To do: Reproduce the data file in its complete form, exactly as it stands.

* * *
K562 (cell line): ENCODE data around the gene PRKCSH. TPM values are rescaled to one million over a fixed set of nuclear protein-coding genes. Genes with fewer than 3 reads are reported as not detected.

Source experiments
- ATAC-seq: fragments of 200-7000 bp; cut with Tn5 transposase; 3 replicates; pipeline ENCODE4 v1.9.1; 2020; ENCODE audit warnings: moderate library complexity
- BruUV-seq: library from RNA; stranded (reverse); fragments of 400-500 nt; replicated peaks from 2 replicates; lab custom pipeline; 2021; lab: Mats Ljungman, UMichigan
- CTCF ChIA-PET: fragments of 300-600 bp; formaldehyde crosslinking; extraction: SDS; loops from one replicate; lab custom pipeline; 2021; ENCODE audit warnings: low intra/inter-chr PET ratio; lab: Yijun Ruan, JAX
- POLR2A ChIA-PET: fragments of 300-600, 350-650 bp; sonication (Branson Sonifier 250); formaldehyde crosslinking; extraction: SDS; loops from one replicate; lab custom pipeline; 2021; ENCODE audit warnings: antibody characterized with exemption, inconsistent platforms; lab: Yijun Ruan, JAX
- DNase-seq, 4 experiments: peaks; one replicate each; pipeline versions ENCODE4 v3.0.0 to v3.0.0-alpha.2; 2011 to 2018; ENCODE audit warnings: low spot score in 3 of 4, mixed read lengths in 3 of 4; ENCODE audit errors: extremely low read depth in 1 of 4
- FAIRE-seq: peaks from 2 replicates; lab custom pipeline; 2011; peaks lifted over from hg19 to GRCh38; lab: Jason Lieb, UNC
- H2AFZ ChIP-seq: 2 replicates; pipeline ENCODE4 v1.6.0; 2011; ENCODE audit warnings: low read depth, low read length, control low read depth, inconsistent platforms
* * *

K562 (cell line): ENCODE data around the gene PRKCSH. TPM values are rescaled to one million over a fixed set of nuclear protein-coding genes. Genes with fewer than 3 reads are reported as not detected.

Source experiments
- ATAC-seq: fragments of 200-7000 bp; cut with Tn5 transposase; 3 replicates; pipeline ENCODE4 v1.9.1; 2020; ENCODE audit warnings: moderate library complexity
- BruUV-seq: library from RNA; stranded (reverse); fragments of 400-500 nt; replicated peaks from 2 replicates; lab custom pipeline; 2021; lab: Mats Ljungman, UMichigan
- CTCF ChIA-PET: fragments of 300-600 bp; formaldehyde crosslinking; extraction: SDS; loops from one replicate; lab custom pipeline; 2021; ENCODE audit warnings: low intra/inter-chr PET ratio; lab: Yijun Ruan, JAX
- POLR2A ChIA-PET: fragments of 300-600, 350-650 bp; sonication (Branson Sonifier 250); formaldehyde crosslinking; extraction: SDS; loops from one replicate; lab custom pipeline; 2021; ENCODE audit warnings: antibody characterized with exemption, inconsistent platforms; lab: Yijun Ruan, JAX
- DNase-seq, 4 experiments: peaks; one replicate each; pipeline versions ENCODE4 v3.0.0 to v3.0.0-alpha.2; 2011 to 2018; ENCODE audit warnings: low spot score in 3 of 4, mixed read lengths in 3 of 4; ENCODE audit errors: extremely low read depth in 1 of 4
- FAIRE-seq: peaks from 2 replicates; lab custom pipeline; 2011; peaks lifted over from hg19 to GRCh38; lab: Jason Lieb, UNC
- H2AFZ ChIP-seq: 2 replicates; pipeline ENCODE4 v1.6.0; 2011; ENCODE audit warnings: low read depth, low read length, control low read depth, inconsistent platforms